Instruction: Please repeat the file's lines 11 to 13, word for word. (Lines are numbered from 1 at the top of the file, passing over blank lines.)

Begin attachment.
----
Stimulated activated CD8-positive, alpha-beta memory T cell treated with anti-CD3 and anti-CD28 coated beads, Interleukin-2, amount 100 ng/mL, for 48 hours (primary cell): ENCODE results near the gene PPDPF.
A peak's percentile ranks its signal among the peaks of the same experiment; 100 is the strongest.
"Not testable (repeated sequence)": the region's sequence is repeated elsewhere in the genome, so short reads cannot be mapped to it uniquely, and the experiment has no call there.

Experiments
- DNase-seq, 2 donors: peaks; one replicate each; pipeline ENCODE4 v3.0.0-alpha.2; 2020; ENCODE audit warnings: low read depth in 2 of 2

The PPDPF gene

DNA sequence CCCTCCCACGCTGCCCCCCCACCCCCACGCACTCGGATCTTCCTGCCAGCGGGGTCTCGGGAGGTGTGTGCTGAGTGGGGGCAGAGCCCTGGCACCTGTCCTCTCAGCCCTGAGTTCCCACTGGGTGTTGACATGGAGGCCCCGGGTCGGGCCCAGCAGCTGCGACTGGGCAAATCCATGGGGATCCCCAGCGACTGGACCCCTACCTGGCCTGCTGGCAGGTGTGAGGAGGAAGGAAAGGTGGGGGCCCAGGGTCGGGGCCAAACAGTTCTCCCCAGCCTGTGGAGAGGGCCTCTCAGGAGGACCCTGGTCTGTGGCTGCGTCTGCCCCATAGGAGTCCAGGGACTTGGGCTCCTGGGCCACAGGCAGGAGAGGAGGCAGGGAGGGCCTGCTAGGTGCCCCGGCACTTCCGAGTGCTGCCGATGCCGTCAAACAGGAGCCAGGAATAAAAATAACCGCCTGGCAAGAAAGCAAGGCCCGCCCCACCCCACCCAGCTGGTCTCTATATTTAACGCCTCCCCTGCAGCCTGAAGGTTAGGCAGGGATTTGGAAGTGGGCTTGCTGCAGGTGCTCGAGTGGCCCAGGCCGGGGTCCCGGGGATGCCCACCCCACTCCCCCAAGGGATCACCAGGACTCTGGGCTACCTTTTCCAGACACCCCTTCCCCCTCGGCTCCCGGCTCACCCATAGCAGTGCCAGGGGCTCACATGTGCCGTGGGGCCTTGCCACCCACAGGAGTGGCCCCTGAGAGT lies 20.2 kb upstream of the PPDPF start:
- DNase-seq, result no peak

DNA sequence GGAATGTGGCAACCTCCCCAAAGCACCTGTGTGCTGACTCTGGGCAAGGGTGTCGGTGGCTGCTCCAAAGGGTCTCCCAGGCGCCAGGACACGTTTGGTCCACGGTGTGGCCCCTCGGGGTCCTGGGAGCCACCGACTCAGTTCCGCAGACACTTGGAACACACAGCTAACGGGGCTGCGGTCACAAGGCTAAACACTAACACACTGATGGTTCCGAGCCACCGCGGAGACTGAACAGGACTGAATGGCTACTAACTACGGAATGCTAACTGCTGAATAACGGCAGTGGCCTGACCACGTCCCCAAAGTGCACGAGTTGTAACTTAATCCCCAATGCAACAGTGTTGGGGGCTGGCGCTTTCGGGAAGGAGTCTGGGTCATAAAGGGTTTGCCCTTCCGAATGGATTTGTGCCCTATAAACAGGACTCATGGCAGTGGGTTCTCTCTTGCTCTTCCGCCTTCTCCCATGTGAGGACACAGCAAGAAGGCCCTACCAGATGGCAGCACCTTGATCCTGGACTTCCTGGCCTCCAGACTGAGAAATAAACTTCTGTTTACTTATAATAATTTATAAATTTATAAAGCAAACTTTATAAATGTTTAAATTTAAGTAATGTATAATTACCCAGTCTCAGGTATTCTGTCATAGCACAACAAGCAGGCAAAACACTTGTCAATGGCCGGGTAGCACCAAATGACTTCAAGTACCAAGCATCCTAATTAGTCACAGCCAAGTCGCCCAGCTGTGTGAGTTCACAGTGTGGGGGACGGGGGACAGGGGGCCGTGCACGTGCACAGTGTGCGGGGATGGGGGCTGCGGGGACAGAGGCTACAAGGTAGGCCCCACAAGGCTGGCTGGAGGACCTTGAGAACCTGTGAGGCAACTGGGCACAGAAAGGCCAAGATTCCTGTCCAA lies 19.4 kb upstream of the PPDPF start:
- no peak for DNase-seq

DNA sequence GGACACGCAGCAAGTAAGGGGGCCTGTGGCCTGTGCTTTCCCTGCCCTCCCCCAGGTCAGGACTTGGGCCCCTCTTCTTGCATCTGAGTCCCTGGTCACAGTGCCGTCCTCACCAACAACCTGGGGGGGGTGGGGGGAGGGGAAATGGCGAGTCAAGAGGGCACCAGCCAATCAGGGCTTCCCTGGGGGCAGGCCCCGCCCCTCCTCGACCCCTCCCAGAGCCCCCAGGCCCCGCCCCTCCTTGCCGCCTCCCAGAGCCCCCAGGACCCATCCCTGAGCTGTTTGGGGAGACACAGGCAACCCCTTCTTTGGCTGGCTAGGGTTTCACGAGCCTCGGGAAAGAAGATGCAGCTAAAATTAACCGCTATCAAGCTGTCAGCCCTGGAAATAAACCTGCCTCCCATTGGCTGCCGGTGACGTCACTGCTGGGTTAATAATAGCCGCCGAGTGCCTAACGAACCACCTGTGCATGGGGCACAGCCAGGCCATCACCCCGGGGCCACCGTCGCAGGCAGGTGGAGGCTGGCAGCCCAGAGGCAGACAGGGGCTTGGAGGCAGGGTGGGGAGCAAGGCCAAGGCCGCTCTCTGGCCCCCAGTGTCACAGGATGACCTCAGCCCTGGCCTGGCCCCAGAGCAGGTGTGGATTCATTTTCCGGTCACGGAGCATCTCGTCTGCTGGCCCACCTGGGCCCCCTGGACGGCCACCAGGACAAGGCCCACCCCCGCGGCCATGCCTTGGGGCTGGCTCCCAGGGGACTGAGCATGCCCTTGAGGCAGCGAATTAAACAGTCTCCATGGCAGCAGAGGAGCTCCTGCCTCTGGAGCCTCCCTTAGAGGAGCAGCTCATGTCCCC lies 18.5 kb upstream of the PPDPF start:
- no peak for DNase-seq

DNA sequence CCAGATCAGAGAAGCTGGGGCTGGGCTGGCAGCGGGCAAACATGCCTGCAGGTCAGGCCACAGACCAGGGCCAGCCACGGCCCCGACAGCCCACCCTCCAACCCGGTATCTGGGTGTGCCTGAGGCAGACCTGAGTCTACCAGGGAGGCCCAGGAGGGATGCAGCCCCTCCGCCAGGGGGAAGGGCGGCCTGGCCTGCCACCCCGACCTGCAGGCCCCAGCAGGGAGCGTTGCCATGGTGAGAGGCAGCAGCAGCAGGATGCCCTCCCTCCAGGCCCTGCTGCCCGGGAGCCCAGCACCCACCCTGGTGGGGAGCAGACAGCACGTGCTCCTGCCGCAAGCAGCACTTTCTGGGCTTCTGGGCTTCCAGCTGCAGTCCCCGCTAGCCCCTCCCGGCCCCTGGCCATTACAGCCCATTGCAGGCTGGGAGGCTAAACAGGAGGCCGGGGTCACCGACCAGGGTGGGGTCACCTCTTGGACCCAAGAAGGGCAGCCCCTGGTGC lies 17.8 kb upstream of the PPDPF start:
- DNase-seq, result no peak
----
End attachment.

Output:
DNA sequence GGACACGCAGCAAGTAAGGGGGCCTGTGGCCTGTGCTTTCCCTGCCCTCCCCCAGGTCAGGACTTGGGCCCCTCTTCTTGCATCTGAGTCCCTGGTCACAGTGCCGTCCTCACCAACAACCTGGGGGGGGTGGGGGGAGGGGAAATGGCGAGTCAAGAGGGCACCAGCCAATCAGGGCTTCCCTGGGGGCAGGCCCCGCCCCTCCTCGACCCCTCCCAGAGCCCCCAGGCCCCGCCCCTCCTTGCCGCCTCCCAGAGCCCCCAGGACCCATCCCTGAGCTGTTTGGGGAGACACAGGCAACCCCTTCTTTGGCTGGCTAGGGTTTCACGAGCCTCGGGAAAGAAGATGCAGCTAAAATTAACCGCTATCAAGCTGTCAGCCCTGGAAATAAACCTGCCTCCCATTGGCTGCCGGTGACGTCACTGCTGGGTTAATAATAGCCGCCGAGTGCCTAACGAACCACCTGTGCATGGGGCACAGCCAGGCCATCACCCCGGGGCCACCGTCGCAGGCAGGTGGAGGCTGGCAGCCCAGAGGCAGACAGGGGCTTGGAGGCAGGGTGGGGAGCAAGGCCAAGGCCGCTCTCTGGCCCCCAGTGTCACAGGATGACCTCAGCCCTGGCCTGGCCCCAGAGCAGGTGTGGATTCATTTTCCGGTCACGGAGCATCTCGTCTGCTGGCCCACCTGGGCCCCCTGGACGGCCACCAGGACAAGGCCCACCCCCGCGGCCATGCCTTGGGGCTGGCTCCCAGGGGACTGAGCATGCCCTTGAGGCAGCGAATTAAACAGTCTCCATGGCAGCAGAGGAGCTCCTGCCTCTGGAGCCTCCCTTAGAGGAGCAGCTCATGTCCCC lies 18.5 kb upstream of the PPDPF start:
- no peak for DNase-seq

DNA sequence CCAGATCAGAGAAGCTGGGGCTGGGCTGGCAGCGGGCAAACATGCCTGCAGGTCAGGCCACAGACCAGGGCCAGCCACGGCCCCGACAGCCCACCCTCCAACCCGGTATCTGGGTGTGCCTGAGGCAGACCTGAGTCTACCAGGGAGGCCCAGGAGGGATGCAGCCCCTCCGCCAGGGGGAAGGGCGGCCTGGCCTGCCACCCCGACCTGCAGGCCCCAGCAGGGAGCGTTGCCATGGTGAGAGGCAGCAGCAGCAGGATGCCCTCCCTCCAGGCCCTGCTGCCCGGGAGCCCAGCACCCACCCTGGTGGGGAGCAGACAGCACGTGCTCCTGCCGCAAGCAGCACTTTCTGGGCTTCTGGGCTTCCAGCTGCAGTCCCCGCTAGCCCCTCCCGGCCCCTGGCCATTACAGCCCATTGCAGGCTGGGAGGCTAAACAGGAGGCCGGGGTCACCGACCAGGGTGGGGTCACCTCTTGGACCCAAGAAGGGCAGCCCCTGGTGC lies 17.8 kb upstream of the PPDPF start: